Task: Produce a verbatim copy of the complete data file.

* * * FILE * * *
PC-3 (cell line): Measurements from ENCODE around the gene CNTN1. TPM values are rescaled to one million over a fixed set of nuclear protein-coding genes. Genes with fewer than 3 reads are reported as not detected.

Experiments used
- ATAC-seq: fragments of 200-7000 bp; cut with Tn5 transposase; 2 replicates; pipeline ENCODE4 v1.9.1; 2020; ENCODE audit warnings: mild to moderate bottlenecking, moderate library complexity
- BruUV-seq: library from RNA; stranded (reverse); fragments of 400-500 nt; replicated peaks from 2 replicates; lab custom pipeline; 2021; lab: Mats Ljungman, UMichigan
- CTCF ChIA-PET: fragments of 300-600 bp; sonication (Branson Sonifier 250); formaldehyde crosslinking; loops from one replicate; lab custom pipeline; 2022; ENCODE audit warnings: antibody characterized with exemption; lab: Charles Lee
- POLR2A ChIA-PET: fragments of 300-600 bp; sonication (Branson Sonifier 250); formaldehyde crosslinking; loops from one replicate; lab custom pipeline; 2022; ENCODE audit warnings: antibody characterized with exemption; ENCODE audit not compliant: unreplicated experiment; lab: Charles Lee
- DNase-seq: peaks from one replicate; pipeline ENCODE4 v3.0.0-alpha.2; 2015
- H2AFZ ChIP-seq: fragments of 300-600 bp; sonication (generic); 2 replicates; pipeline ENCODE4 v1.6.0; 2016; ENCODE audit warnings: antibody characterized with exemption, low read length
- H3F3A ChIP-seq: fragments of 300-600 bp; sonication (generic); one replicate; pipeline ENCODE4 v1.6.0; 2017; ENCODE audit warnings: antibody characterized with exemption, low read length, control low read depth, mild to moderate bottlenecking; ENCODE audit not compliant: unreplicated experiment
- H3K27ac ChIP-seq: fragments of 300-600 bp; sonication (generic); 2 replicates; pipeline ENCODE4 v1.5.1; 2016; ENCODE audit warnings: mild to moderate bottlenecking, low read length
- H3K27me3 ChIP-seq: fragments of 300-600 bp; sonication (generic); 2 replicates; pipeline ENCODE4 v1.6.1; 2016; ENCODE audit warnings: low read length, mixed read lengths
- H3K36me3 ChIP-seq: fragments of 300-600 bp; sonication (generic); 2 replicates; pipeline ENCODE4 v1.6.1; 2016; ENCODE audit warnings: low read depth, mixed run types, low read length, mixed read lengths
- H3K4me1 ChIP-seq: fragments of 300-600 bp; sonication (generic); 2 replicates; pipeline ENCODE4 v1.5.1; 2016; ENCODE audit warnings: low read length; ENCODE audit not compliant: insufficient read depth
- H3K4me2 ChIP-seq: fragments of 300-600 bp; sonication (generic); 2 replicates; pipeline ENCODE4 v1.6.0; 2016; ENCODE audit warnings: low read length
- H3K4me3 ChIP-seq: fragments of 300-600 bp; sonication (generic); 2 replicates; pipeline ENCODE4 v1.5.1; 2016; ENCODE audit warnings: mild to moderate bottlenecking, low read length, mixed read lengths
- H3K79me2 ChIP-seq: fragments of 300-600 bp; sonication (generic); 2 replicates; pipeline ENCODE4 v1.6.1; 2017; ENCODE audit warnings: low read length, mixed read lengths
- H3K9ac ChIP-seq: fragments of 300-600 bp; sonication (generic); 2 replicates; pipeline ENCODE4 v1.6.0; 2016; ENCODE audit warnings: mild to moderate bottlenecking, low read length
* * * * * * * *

PC-3 (cell line): Measurements from ENCODE around the gene CNTN1. TPM values are rescaled to one million over a fixed set of nuclear protein-coding genes. Genes with fewer than 3 reads are reported as not detected.

Experiments used
- ATAC-seq: fragments of 200-7000 bp; cut with Tn5 transposase; 2 replicates; pipeline ENCODE4 v1.9.1; 2020; ENCODE audit warnings: mild to moderate bottlenecking, moderate library complexity
- BruUV-seq: library from RNA; stranded (reverse); fragments of 400-500 nt; replicated peaks from 2 replicates; lab custom pipeline; 2021; lab: Mats Ljungman, UMichigan
- CTCF ChIA-PET: fragments of 300-600 bp; sonication (Branson Sonifier 250); formaldehyde crosslinking; loops from one replicate; lab custom pipeline; 2022; ENCODE audit warnings: antibody characterized with exemption; lab: Charles Lee
- POLR2A ChIA-PET: fragments of 300-600 bp; sonication (Branson Sonifier 250); formaldehyde crosslinking; loops from one replicate; lab custom pipeline; 2022; ENCODE audit warnings: antibody characterized with exemption; ENCODE audit not compliant: unreplicated experiment; lab: Charles Lee
- DNase-seq: peaks from one replicate; pipeline ENCODE4 v3.0.0-alpha.2; 2015
- H2AFZ ChIP-seq: fragments of 300-600 bp; sonication (generic); 2 replicates; pipeline ENCODE4 v1.6.0; 2016; ENCODE audit warnings: antibody characterized with exemption, low read length
- H3F3A ChIP-seq: fragments of 300-600 bp; sonication (generic); one replicate; pipeline ENCODE4 v1.6.0; 2017; ENCODE audit warnings: antibody characterized with exemption, low read length, control low read depth, mild to moderate bottlenecking; ENCODE audit not compliant: unreplicated experiment
- H3K27ac ChIP-seq: fragments of 300-600 bp; sonication (generic); 2 replicates; pipeline ENCODE4 v1.5.1; 2016; ENCODE audit warnings: mild to moderate bottlenecking, low read length
- H3K27me3 ChIP-seq: fragments of 300-600 bp; sonication (generic); 2 replicates; pipeline ENCODE4 v1.6.1; 2016; ENCODE audit warnings: low read length, mixed read lengths
- H3K36me3 ChIP-seq: fragments of 300-600 bp; sonication (generic); 2 replicates; pipeline ENCODE4 v1.6.1; 2016; ENCODE audit warnings: low read depth, mixed run types, low read length, mixed read lengths
- H3K4me1 ChIP-seq: fragments of 300-600 bp; sonication (generic); 2 replicates; pipeline ENCODE4 v1.5.1; 2016; ENCODE audit warnings: low read length; ENCODE audit not compliant: insufficient read depth
- H3K4me2 ChIP-seq: fragments of 300-600 bp; sonication (generic); 2 replicates; pipeline ENCODE4 v1.6.0; 2016; ENCODE audit warnings: low read length
- H3K4me3 ChIP-seq: fragments of 300-600 bp; sonication (generic); 2 replicates; pipeline ENCODE4 v1.5.1; 2016; ENCODE audit warnings: mild to moderate bottlenecking, low read length, mixed read lengths
- H3K79me2 ChIP-seq: fragments of 300-600 bp; sonication (generic); 2 replicates; pipeline ENCODE4 v1.6.1; 2017; ENCODE audit warnings: low read length, mixed read lengths
- H3K9ac ChIP-seq: fragments of 300-600 bp; sonication (generic); 2 replicates; pipeline ENCODE4 v1.6.0; 2016; ENCODE audit warnings: mild to moderate bottlenecking, low read length